On-demand harvesting is an alternative to harvesting all resources during a harvest cycle. Instead of collecting resource descriptions from all possible sources during an asynchronous process, a real-time request for resources is passed to each node. As requests are processed at a node, the node will send the request on to its neighbors according to the trust extent constraints. Matching resource descriptions at each node are returned and the results are blended together with local results. Bookkeeping of resource descriptions at each node is greatly simplified since a registry contains only local resource descriptions and pointers to their self-declared neighbors.
A search service for registries can be used for many purposes. One purpose is to perform harvesting whether asynchronous or on-demand. When harvesting the most common scenario is to retrieve resources that were released after a certain date. This allows for incremental synchronization of collection point registries. Another common scenario is to retrieve information for only certain types of resources. For example, suppose there is a registry for observatory information. Such a registry would harvest only resources that describe an observatory.
The main purpose of harvesting is to support user initiated searches. One approach is for the user to provide a set of words and to find all relevant resources. The level of relevance can be adjusted by the user by specifying whether a resource must be relevant to all the words or just some of the words. The user may also be interested only in resources of a certain type. For ease of use and to be concise a user interface typically displays only the top most relevant matches and then allows a user to page through or expand the list. A user may also want to constrain on a specific portion of the resource description. For example, in the SPASE data model the observed region is described by using an enumeration. The ability to constrain on a part of a description must be flexible enough to allow a constraint on any part of the description.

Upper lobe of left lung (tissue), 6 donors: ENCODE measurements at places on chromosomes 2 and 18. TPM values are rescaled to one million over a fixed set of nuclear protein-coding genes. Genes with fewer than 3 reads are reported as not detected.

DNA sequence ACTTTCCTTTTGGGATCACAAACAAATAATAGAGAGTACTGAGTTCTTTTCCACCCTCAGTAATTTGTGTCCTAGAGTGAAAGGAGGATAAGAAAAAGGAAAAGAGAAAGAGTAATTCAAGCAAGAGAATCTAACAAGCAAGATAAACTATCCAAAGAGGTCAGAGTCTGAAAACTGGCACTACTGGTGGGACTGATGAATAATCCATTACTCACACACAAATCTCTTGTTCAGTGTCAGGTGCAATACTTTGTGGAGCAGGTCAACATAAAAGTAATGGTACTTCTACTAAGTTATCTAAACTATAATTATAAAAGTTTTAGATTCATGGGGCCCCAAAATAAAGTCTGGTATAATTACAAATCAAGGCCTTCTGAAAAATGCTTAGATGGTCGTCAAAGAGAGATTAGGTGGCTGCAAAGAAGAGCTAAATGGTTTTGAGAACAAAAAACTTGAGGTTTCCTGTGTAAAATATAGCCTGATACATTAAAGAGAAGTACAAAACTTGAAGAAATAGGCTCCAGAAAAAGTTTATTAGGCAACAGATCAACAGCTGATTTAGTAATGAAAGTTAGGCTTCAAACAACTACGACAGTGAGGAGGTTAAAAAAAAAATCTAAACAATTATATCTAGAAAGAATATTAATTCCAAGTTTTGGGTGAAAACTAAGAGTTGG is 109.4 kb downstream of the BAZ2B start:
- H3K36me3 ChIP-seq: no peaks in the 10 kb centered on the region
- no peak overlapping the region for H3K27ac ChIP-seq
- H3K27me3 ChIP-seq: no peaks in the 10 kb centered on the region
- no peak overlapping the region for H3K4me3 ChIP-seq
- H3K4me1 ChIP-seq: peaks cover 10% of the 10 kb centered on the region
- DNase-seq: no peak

The search service will allow locating resources using one or more words as the selection criteria.
The search service will allow constraining on any element (node) within the metadata description.
The search service will allow constraining the search to a particular resource type.
The search service will allow constraining the search to a range of resource release dates.
The search service will return a selectable number of most relevant matches.
The search service will return the total number of matching resources.
topLimit: The maximum number of hits to return. (Req. 5)
resourceType: Constrain the search to a resource type. (Req. 3)
words: List of words to match. (Req. 1)
match: Indicate whether the system returns matches to all of the words or matches to only some of the words. (Inferred from Req. 1 and Req. 5)
xquery: Metadata constraints (xquery=criteria) (Req. 2)fromReleaseDate: Include items released on or after this date. (Req. 4)
toReleaseDate: Include items released prior to or on this date. (Req. 4)